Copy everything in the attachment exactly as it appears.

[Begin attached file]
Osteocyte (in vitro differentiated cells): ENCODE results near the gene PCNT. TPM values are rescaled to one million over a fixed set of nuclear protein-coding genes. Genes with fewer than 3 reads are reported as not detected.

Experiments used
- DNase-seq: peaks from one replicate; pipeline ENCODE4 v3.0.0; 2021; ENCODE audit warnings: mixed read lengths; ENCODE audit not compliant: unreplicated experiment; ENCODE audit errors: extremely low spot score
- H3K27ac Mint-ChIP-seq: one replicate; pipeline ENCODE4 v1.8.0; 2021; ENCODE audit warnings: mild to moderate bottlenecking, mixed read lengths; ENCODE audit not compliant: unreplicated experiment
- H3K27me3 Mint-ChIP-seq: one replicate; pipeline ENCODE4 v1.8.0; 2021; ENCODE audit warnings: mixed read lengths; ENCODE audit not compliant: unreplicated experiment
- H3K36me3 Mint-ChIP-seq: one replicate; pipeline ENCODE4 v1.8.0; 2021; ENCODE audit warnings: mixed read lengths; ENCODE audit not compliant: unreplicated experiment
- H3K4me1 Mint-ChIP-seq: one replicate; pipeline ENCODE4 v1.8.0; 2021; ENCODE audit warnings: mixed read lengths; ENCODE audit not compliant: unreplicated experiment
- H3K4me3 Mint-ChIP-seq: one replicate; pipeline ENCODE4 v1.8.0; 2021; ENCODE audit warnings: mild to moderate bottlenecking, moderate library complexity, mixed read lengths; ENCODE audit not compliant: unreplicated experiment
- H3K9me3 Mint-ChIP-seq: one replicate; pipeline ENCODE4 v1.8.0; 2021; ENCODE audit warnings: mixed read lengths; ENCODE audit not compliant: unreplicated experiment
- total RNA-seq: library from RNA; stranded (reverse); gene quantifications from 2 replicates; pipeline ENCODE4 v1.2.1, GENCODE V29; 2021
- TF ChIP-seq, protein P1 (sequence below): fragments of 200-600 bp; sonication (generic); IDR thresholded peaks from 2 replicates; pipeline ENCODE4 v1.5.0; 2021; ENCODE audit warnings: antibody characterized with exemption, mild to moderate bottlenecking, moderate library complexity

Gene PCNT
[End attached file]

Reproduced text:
Osteocyte (in vitro differentiated cells): ENCODE results near the gene PCNT. TPM values are rescaled to one million over a fixed set of nuclear protein-coding genes. Genes with fewer than 3 reads are reported as not detected.

Experiments used
- DNase-seq: peaks from one replicate; pipeline ENCODE4 v3.0.0; 2021; ENCODE audit warnings: mixed read lengths; ENCODE audit not compliant: unreplicated experiment; ENCODE audit errors: extremely low spot score
- H3K27ac Mint-ChIP-seq: one replicate; pipeline ENCODE4 v1.8.0; 2021; ENCODE audit warnings: mild to moderate bottlenecking, mixed read lengths; ENCODE audit not compliant: unreplicated experiment
- H3K27me3 Mint-ChIP-seq: one replicate; pipeline ENCODE4 v1.8.0; 2021; ENCODE audit warnings: mixed read lengths; ENCODE audit not compliant: unreplicated experiment
- H3K36me3 Mint-ChIP-seq: one replicate; pipeline ENCODE4 v1.8.0; 2021; ENCODE audit warnings: mixed read lengths; ENCODE audit not compliant: unreplicated experiment
- H3K4me1 Mint-ChIP-seq: one replicate; pipeline ENCODE4 v1.8.0; 2021; ENCODE audit warnings: mixed read lengths; ENCODE audit not compliant: unreplicated experiment
- H3K4me3 Mint-ChIP-seq: one replicate; pipeline ENCODE4 v1.8.0; 2021; ENCODE audit warnings: mild to moderate bottlenecking, moderate library complexity, mixed read lengths; ENCODE audit not compliant: unreplicated experiment
- H3K9me3 Mint-ChIP-seq: one replicate; pipeline ENCODE4 v1.8.0; 2021; ENCODE audit warnings: mixed read lengths; ENCODE audit not compliant: unreplicated experiment
- total RNA-seq: library from RNA; stranded (reverse); gene quantifications from 2 replicates; pipeline ENCODE4 v1.2.1, GENCODE V29; 2021
- TF ChIP-seq, protein P1 (sequence below): fragments of 200-600 bp; sonication (generic); IDR thresholded peaks from 2 replicates; pipeline ENCODE4 v1.5.0; 2021; ENCODE audit warnings: antibody characterized with exemption, mild to moderate bottlenecking, moderate library complexity

Gene PCNT